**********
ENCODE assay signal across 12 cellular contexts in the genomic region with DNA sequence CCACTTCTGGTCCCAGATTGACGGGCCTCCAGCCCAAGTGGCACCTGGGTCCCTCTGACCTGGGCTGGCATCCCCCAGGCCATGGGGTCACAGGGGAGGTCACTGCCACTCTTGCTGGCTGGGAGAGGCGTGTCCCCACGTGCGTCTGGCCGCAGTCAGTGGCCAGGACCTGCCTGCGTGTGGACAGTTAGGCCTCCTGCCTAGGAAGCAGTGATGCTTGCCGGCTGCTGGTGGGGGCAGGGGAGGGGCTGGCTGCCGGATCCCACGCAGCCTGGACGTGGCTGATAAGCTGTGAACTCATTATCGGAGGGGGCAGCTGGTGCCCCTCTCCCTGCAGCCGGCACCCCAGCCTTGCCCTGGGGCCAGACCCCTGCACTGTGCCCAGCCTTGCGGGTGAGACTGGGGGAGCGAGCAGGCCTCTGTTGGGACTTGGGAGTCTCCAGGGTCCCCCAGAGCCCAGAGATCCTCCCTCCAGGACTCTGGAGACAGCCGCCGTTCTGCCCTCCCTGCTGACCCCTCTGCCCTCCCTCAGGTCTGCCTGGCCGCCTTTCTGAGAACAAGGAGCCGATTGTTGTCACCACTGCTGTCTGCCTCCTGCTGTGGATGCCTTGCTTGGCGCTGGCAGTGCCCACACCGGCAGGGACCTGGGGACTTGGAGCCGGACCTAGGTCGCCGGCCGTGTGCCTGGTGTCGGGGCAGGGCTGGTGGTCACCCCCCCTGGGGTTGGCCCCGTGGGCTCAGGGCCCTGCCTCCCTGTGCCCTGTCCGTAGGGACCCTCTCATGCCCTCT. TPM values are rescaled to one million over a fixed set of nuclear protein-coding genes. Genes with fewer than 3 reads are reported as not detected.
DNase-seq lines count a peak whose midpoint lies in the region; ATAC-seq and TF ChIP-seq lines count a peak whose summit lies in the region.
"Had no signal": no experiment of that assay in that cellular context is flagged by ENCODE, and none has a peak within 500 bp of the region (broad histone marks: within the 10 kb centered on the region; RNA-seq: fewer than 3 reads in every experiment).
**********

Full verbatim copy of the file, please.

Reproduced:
ENCODE assay signal across 12 cellular contexts in the genomic region with DNA sequence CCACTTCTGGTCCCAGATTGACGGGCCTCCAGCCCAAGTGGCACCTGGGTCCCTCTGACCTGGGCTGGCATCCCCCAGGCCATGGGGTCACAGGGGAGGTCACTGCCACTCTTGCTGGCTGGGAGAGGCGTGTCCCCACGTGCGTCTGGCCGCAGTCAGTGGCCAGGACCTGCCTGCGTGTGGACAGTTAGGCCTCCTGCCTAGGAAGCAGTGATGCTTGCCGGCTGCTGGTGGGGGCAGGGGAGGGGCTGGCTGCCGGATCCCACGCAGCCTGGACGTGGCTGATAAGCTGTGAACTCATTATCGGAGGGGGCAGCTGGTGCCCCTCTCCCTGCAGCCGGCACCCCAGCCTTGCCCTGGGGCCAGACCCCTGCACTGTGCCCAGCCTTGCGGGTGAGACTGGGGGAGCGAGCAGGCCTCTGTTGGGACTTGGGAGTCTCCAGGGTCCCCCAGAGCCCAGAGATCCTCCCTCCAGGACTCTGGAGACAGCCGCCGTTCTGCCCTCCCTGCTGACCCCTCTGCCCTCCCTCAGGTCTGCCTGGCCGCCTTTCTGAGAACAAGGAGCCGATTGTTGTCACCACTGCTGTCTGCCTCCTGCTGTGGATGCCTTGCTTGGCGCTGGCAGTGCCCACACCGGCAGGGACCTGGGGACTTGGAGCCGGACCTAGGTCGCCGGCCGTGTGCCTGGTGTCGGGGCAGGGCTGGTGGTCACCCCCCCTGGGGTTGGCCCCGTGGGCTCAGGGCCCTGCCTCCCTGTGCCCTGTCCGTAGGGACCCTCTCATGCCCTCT. TPM values are rescaled to one million over a fixed set of nuclear protein-coding genes. Genes with fewer than 3 reads are reported as not detected.
DNase-seq lines count a peak whose midpoint lies in the region; ATAC-seq and TF ChIP-seq lines count a peak whose summit lies in the region.
"Had no signal": no experiment of that assay in that cellular context is flagged by ENCODE, and none has a peak within 500 bp of the region (broad histone marks: within the 10 kb centered on the region; RNA-seq: fewer than 3 reads in every experiment).